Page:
The Final Word
Bruce Gremo, the flute instructor for the Despain girls, says the following about private music lessons: “[When] the teacher succeeds in instilling a passion and interest in music, students will demonstrate a will and initiativeto work. Then, the teacher can shape the pedagogy to suit the student’s strengths and weaknesses. In the end, I [measure] success from the extent that students can teach themselves.”
After studying with Bruce for two years, the Despain girls have been able to take their musical learning into a school environment by seeking out classmates and performing together in talent shows. Corrine, the middle child, says: “Flute taught me that you sometimes have to try really hard before you can get good at something you want to do. This means I will be able to try hard to succeed in life.” Her sister Jade adds: “If playing the flute were the same as handling a sword, [Gremo] would be a samurai – only he would sound nicer.”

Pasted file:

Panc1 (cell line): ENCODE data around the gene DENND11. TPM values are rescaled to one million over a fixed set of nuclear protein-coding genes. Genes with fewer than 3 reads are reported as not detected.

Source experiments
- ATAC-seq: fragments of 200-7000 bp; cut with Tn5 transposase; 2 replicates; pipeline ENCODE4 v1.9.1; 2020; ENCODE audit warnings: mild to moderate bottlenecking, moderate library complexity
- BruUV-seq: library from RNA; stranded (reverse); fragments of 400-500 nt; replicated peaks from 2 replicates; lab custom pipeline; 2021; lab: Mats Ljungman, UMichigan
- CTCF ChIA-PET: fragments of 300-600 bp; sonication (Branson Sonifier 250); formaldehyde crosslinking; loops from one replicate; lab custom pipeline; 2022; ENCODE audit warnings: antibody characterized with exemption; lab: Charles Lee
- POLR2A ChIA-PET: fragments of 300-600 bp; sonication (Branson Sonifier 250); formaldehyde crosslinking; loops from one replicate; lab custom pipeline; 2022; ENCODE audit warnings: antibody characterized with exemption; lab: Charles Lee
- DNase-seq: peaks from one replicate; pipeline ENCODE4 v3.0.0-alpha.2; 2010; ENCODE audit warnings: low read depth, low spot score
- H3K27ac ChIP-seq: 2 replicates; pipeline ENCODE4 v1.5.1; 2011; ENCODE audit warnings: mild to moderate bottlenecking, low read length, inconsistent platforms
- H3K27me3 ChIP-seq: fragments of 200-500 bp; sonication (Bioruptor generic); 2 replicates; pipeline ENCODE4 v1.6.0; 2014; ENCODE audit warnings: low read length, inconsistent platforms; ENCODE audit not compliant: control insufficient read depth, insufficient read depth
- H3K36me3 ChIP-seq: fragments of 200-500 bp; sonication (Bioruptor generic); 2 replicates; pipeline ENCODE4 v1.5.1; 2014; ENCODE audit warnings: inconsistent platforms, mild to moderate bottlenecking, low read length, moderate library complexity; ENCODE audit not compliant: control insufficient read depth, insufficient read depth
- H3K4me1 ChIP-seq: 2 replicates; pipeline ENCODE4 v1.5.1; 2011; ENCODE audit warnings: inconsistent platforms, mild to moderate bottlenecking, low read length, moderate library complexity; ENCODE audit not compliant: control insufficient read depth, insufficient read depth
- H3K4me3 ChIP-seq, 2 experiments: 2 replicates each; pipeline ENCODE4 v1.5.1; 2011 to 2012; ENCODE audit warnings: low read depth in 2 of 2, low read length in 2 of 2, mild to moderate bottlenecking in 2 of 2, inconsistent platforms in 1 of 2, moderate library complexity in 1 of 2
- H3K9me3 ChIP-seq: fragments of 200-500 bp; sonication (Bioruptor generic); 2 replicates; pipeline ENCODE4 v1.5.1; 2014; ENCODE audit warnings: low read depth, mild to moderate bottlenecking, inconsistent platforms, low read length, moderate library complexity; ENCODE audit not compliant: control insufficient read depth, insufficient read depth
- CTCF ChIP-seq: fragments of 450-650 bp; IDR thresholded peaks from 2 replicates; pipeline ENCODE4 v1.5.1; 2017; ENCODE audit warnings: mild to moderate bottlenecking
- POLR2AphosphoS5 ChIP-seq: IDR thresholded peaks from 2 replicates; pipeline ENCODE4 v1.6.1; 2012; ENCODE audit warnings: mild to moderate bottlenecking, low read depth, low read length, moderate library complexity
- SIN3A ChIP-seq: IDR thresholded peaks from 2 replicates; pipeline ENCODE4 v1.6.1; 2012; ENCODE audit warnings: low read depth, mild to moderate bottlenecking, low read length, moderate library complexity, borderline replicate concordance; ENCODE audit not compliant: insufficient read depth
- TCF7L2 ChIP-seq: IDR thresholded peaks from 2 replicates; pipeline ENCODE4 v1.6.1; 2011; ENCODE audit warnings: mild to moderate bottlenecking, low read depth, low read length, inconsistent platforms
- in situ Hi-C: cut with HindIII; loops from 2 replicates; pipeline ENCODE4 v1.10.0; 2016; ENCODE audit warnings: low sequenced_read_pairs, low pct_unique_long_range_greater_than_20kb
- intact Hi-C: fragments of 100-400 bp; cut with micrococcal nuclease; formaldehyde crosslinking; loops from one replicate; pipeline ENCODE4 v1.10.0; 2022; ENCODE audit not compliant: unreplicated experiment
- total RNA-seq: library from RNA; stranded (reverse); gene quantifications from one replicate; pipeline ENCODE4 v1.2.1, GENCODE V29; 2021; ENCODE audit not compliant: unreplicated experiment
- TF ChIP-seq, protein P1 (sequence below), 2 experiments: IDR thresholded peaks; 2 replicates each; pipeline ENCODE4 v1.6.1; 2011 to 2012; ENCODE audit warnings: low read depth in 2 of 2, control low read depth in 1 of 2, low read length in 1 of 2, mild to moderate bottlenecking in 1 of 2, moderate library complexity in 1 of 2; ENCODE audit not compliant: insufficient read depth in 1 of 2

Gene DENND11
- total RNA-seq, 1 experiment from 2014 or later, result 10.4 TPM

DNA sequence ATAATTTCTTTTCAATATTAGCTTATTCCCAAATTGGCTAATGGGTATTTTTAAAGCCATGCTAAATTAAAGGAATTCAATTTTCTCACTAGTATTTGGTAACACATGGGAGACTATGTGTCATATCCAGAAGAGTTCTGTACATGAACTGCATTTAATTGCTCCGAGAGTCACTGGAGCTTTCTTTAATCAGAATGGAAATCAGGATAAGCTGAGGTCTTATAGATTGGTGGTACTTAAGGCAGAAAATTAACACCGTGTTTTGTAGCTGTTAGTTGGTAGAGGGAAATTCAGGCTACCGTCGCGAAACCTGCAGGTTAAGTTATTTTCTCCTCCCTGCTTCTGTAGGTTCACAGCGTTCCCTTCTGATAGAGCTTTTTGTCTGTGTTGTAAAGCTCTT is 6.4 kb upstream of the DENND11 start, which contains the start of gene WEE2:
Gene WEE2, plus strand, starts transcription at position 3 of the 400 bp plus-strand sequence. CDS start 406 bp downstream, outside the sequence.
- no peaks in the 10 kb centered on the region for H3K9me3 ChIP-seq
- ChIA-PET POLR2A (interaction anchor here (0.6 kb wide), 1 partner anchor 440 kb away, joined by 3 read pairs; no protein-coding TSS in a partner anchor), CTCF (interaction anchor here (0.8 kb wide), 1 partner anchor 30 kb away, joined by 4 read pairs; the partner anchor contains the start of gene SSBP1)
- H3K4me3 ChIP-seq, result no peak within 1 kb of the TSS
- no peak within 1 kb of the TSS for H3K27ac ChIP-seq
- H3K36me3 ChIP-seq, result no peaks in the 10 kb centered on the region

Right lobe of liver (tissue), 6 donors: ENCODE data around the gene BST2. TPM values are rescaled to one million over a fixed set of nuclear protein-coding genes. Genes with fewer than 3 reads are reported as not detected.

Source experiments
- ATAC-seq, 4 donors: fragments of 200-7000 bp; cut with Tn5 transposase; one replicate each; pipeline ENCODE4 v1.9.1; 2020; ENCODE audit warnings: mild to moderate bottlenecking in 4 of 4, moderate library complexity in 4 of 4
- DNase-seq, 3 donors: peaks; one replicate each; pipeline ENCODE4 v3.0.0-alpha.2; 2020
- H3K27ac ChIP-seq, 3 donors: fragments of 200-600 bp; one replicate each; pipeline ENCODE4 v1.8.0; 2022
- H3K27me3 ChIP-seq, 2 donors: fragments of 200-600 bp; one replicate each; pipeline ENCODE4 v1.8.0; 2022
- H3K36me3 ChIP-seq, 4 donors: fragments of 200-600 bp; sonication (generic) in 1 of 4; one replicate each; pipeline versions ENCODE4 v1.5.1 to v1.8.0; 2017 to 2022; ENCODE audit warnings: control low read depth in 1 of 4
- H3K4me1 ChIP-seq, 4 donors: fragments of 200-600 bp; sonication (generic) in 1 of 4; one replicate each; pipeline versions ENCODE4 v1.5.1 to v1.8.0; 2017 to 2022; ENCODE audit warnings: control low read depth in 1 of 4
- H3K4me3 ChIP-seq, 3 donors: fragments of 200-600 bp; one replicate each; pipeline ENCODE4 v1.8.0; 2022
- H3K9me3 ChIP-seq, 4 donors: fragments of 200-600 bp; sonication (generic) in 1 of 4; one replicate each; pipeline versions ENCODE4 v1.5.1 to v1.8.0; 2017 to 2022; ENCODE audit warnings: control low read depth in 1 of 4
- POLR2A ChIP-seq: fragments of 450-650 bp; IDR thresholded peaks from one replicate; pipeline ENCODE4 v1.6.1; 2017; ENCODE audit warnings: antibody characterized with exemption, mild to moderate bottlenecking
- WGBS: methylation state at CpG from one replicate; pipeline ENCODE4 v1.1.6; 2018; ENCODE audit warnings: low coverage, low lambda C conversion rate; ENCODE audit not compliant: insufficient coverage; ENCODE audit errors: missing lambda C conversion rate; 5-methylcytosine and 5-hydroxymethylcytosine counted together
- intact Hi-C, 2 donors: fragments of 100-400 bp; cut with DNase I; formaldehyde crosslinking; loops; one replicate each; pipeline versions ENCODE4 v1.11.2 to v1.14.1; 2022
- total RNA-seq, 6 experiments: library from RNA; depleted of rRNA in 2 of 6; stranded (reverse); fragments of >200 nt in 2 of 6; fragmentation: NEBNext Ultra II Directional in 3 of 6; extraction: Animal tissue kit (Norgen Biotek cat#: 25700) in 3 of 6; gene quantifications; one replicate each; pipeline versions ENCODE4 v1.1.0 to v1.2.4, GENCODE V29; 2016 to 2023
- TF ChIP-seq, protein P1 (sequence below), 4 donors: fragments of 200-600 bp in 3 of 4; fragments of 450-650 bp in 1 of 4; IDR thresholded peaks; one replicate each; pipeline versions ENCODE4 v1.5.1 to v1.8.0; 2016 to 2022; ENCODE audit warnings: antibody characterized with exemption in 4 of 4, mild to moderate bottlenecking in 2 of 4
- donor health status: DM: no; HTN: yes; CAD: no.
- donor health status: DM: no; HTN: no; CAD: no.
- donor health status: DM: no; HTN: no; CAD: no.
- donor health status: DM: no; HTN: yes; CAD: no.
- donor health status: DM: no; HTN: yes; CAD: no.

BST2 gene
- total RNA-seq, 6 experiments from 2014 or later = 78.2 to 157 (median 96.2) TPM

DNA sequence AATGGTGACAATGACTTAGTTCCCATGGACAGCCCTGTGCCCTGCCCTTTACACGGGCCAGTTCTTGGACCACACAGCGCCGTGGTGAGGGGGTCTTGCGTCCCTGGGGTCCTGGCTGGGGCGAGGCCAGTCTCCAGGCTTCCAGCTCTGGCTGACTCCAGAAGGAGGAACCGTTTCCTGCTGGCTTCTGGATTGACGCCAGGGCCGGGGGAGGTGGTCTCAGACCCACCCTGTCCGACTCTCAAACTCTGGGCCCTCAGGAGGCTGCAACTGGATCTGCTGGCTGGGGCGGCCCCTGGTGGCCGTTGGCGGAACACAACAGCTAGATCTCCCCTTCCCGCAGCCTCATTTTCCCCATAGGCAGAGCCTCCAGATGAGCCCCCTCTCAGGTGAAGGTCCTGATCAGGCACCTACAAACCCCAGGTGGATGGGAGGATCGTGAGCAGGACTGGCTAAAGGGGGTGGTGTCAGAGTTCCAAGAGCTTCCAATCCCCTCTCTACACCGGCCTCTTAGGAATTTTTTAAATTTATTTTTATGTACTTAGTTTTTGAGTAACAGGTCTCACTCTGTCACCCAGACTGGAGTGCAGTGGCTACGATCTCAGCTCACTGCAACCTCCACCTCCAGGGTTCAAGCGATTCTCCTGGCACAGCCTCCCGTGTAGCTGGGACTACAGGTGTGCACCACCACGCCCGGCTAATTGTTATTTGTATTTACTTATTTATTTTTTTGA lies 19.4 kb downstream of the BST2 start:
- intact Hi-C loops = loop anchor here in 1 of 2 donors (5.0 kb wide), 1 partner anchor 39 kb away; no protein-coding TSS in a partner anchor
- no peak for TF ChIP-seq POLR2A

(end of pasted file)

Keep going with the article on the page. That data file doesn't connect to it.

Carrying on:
If you or your kids are interested in learning a traditional Chinese instrument, check out China Culture Center (CCC) for their English-language classes in pipa, guzheng, guqin, and other instruments.